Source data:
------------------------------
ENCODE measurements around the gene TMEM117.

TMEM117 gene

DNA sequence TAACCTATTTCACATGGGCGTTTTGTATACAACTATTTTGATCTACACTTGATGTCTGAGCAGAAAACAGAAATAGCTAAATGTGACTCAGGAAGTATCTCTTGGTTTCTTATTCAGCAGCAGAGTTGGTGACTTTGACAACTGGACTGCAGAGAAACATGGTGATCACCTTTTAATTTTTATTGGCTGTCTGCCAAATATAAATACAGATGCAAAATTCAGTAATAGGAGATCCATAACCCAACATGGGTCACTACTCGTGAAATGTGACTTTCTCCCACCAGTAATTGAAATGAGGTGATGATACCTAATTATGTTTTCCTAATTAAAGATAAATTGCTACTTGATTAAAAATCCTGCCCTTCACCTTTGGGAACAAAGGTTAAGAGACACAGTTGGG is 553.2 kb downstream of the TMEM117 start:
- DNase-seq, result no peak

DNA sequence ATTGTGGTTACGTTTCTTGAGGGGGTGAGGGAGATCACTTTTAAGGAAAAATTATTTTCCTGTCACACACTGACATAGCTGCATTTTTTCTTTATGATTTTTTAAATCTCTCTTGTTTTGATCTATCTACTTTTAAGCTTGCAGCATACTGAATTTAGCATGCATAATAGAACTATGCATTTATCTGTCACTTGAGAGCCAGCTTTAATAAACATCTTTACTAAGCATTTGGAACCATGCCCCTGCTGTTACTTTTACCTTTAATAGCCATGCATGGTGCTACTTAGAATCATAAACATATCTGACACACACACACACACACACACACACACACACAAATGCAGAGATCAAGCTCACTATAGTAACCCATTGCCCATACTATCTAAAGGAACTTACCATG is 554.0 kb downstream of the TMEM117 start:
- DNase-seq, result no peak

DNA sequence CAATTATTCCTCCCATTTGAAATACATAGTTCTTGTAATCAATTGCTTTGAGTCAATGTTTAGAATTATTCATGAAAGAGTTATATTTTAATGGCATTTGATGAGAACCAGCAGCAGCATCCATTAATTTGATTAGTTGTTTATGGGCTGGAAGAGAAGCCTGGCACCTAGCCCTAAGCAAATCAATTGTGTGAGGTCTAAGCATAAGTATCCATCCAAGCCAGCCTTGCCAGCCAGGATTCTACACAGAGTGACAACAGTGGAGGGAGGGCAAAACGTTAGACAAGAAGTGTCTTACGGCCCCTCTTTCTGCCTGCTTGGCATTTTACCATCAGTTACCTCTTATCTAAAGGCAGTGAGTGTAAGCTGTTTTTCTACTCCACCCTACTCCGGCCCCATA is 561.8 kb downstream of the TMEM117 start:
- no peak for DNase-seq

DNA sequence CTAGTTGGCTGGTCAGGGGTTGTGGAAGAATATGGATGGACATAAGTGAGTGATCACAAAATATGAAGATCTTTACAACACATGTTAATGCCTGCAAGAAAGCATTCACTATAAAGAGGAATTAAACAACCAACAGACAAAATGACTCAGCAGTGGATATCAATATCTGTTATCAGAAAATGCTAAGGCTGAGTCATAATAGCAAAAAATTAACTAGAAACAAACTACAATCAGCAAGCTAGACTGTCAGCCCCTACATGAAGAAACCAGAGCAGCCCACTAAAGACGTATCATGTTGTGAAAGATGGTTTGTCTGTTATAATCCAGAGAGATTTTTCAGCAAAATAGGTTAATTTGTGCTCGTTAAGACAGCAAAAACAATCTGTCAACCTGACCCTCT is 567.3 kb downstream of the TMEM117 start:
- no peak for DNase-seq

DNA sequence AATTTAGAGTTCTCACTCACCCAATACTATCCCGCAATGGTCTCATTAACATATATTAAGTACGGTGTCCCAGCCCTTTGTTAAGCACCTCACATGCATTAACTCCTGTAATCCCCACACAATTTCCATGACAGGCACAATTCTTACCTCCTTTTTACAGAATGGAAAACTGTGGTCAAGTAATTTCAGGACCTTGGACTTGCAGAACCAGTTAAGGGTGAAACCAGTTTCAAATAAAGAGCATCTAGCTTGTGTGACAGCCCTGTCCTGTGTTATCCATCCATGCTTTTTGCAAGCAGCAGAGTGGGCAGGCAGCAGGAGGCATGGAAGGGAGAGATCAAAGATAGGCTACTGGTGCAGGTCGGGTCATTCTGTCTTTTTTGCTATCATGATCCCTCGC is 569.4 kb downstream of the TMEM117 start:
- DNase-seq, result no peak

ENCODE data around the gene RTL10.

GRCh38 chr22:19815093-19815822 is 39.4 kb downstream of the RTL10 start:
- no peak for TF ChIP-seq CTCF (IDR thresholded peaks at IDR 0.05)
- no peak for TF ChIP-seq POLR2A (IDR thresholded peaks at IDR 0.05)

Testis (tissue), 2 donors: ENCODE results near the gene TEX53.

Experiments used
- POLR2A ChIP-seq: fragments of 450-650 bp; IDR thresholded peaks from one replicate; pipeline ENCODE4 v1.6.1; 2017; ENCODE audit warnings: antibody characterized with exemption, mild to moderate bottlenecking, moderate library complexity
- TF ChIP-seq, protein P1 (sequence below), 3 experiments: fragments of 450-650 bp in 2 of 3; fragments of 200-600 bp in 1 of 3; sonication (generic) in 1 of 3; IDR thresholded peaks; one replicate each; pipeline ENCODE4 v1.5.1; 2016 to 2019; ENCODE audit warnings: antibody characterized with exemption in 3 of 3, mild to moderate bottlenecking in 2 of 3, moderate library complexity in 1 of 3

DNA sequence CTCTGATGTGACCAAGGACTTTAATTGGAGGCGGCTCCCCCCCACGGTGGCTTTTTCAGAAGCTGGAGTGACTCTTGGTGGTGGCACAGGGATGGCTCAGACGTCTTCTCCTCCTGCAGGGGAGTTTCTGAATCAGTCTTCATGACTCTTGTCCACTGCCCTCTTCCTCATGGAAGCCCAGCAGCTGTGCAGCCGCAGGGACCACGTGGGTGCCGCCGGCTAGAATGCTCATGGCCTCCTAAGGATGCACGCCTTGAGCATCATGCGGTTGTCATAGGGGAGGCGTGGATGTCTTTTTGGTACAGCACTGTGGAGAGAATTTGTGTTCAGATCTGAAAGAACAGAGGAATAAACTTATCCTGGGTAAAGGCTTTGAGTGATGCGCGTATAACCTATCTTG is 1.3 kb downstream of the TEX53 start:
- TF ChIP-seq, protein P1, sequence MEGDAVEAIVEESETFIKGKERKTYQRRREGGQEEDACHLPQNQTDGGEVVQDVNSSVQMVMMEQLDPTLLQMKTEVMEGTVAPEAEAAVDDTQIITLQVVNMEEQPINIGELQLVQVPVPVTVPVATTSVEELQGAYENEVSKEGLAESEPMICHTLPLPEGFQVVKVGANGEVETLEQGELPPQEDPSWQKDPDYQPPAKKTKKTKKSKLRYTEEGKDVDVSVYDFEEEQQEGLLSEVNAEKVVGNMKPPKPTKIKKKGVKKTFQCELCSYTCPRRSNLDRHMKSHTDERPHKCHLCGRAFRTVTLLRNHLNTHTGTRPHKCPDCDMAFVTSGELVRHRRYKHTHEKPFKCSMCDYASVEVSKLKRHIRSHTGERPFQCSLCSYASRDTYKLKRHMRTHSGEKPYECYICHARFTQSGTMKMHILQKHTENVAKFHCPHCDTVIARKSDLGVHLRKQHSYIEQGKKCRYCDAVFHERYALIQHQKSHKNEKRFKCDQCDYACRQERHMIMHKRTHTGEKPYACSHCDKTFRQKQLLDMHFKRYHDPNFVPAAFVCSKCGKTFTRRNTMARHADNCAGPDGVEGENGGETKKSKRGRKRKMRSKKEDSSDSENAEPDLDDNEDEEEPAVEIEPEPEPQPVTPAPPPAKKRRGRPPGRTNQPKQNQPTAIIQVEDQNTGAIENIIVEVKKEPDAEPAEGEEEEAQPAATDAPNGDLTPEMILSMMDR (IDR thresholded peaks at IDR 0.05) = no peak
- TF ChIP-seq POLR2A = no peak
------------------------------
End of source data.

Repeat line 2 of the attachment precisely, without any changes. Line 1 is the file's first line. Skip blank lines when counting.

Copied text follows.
TMEM117 gene